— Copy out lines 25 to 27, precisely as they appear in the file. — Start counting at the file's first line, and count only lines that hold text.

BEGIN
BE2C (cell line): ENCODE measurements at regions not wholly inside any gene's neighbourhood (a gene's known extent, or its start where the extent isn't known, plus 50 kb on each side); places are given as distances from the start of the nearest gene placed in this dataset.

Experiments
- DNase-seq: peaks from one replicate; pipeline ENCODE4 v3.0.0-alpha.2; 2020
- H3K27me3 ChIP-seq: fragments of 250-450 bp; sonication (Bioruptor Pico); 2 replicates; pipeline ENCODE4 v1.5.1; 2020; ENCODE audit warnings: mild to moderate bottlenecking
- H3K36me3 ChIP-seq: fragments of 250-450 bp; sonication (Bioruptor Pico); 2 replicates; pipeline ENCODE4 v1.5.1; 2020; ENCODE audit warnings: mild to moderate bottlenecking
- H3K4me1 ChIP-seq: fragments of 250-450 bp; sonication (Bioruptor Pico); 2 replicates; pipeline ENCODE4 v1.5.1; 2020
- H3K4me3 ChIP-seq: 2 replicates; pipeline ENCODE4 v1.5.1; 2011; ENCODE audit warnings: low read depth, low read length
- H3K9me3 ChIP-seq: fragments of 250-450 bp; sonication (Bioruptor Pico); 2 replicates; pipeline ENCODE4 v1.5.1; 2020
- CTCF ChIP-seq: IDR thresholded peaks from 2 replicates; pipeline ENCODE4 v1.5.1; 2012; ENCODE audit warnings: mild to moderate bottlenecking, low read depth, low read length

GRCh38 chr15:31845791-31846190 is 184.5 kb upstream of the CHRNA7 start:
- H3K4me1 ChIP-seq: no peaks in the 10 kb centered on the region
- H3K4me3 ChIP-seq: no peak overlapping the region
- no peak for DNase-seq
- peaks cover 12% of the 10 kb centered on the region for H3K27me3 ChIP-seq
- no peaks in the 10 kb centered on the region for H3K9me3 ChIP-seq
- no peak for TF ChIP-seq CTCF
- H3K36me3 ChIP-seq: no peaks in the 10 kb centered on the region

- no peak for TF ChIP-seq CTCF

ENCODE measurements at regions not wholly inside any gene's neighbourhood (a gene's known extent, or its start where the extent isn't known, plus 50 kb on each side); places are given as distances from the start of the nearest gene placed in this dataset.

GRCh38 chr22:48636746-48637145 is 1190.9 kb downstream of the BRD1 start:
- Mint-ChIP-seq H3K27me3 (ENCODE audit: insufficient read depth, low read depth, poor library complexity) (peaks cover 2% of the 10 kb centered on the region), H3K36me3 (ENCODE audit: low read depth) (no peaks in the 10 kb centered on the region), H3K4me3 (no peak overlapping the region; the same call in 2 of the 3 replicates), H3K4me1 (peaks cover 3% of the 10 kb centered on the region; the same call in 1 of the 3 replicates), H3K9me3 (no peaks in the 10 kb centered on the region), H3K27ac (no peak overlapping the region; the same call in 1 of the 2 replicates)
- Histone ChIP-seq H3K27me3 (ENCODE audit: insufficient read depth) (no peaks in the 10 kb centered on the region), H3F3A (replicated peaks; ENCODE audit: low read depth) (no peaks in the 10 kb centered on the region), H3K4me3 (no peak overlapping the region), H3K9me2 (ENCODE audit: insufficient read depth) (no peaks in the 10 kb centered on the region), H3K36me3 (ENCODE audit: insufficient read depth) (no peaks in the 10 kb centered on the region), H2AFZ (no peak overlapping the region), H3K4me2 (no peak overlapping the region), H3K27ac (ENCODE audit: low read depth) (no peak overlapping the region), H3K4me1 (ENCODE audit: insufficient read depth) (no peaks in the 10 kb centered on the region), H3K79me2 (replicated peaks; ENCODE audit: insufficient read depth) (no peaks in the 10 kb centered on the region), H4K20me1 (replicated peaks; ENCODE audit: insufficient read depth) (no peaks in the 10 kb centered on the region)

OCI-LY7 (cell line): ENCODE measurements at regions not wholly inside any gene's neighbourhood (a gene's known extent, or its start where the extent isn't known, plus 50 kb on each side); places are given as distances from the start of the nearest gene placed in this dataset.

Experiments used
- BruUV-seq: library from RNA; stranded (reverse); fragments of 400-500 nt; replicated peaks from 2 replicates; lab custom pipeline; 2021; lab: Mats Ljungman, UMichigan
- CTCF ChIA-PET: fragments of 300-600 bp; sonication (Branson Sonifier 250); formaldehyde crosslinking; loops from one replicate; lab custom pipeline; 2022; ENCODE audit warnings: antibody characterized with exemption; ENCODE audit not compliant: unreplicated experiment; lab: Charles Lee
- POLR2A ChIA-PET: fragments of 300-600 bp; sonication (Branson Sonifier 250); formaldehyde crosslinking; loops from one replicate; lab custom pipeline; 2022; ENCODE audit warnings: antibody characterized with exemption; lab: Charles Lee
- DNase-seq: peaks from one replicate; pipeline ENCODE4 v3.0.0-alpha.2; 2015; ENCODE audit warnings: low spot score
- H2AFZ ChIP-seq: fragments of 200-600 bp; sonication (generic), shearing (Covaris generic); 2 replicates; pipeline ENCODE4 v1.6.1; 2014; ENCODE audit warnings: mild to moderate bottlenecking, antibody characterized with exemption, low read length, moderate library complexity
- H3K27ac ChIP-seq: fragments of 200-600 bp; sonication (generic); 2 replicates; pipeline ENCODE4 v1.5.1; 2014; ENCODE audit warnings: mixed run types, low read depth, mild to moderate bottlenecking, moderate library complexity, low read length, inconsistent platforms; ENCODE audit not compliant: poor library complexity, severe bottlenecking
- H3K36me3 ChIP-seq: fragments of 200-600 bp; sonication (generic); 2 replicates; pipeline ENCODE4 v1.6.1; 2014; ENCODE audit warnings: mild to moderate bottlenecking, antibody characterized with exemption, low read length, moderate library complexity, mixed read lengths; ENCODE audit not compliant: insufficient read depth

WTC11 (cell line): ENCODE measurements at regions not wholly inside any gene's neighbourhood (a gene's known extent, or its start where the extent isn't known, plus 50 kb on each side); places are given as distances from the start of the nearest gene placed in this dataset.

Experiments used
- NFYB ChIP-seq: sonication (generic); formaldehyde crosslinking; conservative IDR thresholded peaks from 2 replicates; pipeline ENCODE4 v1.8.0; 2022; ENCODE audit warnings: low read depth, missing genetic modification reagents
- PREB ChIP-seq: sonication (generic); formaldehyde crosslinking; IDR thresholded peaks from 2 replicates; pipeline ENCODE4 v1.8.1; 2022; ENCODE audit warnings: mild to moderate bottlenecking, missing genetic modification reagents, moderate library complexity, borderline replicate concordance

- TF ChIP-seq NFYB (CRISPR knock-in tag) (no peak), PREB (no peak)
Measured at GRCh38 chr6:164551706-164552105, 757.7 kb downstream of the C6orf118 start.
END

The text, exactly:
- BruUV-seq: library from RNA; stranded (reverse); fragments of 400-500 nt; replicated peaks from 2 replicates; lab custom pipeline; 2021; lab: Mats Ljungman, UMichigan
- CTCF ChIA-PET: fragments of 300-600 bp; sonication (Branson Sonifier 250); formaldehyde crosslinking; loops from one replicate; lab custom pipeline; 2022; ENCODE audit warnings: antibody characterized with exemption; ENCODE audit not compliant: unreplicated experiment; lab: Charles Lee
- POLR2A ChIA-PET: fragments of 300-600 bp; sonication (Branson Sonifier 250); formaldehyde crosslinking; loops from one replicate; lab custom pipeline; 2022; ENCODE audit warnings: antibody characterized with exemption; lab: Charles Lee